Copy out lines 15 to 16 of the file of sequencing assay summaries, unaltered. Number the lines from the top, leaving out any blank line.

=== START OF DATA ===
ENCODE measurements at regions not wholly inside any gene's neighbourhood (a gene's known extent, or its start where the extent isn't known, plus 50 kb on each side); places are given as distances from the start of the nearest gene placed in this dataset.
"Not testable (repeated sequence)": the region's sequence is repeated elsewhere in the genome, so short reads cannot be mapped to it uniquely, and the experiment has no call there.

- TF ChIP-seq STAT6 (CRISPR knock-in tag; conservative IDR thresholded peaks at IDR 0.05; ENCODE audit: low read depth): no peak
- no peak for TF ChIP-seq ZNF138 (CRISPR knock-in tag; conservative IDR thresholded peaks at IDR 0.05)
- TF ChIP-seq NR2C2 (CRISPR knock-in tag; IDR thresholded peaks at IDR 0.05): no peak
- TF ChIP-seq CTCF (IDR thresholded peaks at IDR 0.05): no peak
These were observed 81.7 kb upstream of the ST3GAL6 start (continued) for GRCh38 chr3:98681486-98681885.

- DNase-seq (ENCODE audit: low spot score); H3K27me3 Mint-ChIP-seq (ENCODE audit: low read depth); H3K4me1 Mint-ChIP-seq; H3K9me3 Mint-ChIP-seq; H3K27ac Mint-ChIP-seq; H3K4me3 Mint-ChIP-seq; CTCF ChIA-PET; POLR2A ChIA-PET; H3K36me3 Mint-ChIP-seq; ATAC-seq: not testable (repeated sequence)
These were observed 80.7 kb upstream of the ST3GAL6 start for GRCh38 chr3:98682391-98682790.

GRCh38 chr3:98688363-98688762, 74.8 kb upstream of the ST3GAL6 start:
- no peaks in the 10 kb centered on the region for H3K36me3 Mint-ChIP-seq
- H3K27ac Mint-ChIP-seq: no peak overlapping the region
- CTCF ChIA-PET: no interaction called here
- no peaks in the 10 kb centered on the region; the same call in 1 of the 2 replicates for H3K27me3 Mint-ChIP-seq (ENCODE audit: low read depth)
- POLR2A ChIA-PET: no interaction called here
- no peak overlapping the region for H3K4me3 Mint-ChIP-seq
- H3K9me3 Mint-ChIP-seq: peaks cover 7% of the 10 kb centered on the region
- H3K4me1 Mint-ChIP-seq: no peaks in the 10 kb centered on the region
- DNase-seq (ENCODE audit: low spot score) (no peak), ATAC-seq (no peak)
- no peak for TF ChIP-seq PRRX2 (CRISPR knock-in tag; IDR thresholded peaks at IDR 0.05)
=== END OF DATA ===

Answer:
- POLR2A ChIA-PET: no interaction called here
- no peak overlapping the region for H3K4me3 Mint-ChIP-seq